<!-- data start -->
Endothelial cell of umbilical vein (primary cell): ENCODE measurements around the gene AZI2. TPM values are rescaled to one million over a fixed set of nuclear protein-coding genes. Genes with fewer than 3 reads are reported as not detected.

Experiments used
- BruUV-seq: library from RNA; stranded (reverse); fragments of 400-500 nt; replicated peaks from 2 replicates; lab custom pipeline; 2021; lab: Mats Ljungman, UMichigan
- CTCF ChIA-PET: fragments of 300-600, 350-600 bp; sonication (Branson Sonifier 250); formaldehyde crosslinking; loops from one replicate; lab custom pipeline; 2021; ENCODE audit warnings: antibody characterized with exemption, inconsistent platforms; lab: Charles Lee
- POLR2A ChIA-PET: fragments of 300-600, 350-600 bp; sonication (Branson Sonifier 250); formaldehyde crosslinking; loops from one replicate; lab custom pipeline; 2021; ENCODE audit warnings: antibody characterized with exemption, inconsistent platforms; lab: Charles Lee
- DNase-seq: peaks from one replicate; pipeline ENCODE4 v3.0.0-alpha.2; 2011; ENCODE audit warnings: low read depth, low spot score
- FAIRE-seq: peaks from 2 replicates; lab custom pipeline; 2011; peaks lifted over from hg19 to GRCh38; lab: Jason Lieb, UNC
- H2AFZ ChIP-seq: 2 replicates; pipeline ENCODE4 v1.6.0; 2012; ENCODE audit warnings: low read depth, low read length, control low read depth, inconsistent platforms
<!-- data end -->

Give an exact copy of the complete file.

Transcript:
Endothelial cell of umbilical vein (primary cell): ENCODE measurements around the gene AZI2. TPM values are rescaled to one million over a fixed set of nuclear protein-coding genes. Genes with fewer than 3 reads are reported as not detected.

Experiments used
- BruUV-seq: library from RNA; stranded (reverse); fragments of 400-500 nt; replicated peaks from 2 replicates; lab custom pipeline; 2021; lab: Mats Ljungman, UMichigan
- CTCF ChIA-PET: fragments of 300-600, 350-600 bp; sonication (Branson Sonifier 250); formaldehyde crosslinking; loops from one replicate; lab custom pipeline; 2021; ENCODE audit warnings: antibody characterized with exemption, inconsistent platforms; lab: Charles Lee
- POLR2A ChIA-PET: fragments of 300-600, 350-600 bp; sonication (Branson Sonifier 250); formaldehyde crosslinking; loops from one replicate; lab custom pipeline; 2021; ENCODE audit warnings: antibody characterized with exemption, inconsistent platforms; lab: Charles Lee
- DNase-seq: peaks from one replicate; pipeline ENCODE4 v3.0.0-alpha.2; 2011; ENCODE audit warnings: low read depth, low spot score
- FAIRE-seq: peaks from 2 replicates; lab custom pipeline; 2011; peaks lifted over from hg19 to GRCh38; lab: Jason Lieb, UNC
- H2AFZ ChIP-seq: 2 replicates; pipeline ENCODE4 v1.6.0; 2012; ENCODE audit warnings: low read depth, low read length, control low read depth, inconsistent platforms